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U.N. Report Implicates Saudi Crown Prince In Killing Of Jamal Khashoggi

After a five-month probe of Khashoggi's death, a special U.N. investigator concluded it was "inconceivable that an operation of this scale could be implemented without the Crown Prince being aware."
Saudi Crown Prince Mohammed bin Salman is seen in Algiers on Dec. 2, 2018 — exactly two months after Saudi journalist Jamal Khashoggi entered the Saudi Consulate in Istanbul and was never heard from again. Source: Billal Bensalem

Editor's note: This story contains graphic details of the actions leading up to Jamal Khashoggi's death.

A special U.N. investigator says Saudi Arabia's Crown Prince Mohammed bin Salman should be investigated in the killing of Saudi journalist Jamal Khashoggi because there is "credible evidence" that he and other senior officials in the kingdom were responsible.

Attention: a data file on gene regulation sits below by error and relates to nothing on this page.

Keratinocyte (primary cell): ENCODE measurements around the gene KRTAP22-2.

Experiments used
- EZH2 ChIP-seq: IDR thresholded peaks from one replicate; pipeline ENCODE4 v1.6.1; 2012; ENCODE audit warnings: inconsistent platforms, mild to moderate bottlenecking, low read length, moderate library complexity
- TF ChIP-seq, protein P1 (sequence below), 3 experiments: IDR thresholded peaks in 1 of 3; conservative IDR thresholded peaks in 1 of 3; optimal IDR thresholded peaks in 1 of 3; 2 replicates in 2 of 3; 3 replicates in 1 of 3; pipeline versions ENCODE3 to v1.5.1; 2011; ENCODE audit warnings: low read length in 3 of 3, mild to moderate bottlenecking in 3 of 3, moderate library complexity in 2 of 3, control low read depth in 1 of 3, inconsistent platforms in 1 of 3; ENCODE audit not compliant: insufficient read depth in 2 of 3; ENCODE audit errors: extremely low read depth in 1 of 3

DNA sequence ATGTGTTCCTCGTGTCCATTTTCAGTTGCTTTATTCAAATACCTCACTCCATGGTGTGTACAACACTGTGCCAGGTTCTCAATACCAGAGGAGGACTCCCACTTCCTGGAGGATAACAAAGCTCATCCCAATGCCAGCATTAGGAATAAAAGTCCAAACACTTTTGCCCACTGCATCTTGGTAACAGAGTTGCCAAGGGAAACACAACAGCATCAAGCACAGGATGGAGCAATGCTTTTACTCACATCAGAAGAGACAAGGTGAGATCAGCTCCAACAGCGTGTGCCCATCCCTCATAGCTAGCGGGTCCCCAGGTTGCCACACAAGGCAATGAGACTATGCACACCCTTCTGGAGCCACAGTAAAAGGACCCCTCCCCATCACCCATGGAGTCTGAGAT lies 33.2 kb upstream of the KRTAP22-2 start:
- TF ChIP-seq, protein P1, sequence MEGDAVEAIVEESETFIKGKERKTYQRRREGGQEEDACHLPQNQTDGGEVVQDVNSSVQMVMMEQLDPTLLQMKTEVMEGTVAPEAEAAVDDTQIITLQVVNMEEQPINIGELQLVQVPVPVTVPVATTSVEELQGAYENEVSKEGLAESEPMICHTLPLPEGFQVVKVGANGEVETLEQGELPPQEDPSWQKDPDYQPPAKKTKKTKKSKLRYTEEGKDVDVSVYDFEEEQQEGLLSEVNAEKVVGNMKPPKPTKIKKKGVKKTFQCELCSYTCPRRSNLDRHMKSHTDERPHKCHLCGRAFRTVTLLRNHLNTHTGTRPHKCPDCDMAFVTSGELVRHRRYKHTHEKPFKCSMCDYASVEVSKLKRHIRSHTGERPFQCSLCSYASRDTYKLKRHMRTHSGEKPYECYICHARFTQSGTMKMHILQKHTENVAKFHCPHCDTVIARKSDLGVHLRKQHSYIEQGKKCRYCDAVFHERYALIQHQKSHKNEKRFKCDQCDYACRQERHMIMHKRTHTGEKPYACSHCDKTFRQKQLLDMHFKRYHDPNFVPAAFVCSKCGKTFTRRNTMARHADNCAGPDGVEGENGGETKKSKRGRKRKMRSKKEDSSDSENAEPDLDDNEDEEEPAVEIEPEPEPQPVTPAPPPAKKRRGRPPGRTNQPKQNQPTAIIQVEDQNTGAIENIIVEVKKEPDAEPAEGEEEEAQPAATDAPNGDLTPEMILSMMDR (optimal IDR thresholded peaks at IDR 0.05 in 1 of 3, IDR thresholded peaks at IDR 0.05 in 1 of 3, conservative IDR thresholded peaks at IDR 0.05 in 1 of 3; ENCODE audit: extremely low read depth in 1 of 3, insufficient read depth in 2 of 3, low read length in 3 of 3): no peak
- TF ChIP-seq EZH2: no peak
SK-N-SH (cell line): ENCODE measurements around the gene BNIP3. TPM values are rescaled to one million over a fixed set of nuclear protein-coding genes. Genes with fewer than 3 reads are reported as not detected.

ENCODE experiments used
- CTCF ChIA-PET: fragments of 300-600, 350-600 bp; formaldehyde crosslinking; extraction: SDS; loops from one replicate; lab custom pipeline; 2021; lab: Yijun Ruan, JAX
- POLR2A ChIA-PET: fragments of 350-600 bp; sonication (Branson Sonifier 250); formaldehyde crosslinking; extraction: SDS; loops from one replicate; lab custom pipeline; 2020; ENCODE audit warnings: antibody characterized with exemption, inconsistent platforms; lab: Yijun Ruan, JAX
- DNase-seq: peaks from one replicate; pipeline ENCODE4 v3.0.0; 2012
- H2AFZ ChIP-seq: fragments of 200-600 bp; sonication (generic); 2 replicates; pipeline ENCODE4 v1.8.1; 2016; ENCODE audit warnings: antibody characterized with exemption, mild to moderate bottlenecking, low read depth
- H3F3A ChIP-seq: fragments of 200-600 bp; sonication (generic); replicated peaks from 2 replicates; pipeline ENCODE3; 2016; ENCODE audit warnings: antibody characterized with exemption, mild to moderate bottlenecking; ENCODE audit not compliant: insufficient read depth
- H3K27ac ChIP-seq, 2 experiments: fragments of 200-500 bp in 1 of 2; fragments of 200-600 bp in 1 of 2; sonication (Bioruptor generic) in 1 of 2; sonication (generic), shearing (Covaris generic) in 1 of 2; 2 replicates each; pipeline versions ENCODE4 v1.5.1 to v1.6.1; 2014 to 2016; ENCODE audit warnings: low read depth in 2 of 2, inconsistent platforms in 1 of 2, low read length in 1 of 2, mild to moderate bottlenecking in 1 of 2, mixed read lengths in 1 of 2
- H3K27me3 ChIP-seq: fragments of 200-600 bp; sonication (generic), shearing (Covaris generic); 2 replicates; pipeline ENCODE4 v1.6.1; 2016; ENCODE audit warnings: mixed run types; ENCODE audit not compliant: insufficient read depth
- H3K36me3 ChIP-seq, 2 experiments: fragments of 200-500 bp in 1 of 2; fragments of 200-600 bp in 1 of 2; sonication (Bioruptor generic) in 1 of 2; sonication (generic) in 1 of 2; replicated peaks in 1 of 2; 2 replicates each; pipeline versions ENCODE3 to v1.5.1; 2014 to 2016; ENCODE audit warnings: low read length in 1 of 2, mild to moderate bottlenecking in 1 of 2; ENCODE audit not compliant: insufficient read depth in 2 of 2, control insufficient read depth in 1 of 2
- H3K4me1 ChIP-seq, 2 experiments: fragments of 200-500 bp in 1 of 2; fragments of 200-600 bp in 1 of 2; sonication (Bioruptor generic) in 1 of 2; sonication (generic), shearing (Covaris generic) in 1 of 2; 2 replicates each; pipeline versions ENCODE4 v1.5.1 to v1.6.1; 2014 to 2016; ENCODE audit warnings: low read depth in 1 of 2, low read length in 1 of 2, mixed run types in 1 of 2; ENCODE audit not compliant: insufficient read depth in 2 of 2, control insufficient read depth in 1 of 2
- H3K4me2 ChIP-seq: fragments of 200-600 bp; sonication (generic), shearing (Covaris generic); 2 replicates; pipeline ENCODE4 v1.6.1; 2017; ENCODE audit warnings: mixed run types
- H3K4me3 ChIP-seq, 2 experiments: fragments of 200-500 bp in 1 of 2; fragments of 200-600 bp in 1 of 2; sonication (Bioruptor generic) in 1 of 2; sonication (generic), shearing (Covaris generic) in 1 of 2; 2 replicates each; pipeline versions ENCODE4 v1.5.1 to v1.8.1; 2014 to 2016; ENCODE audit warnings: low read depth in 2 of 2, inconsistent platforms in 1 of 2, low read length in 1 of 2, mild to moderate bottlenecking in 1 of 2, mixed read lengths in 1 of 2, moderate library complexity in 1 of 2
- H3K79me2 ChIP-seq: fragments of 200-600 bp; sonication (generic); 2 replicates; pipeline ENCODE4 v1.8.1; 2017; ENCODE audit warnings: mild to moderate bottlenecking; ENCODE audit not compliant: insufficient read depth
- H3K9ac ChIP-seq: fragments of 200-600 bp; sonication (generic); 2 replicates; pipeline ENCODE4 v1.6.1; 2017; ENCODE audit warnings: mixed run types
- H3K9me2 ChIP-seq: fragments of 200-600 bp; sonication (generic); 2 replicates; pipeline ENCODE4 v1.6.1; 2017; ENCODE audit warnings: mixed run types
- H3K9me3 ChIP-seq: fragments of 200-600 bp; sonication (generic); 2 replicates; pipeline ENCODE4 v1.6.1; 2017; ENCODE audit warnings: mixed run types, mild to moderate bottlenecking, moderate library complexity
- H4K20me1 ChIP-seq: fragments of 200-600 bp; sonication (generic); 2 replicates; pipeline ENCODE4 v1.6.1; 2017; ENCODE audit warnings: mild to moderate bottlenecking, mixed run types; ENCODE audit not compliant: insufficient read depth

Agnes Callamard, the special rapporteur for the U.N.'s Office of the High Commissioner for Human Rights, conducted a five-month investigation into Khashoggi's death, released Wednesday, found that "Khashoggi has been the victim of a deliberate, premeditated execution, an extrajudicial killing for which the state of Saudi Arabia is responsible under international human rights law."

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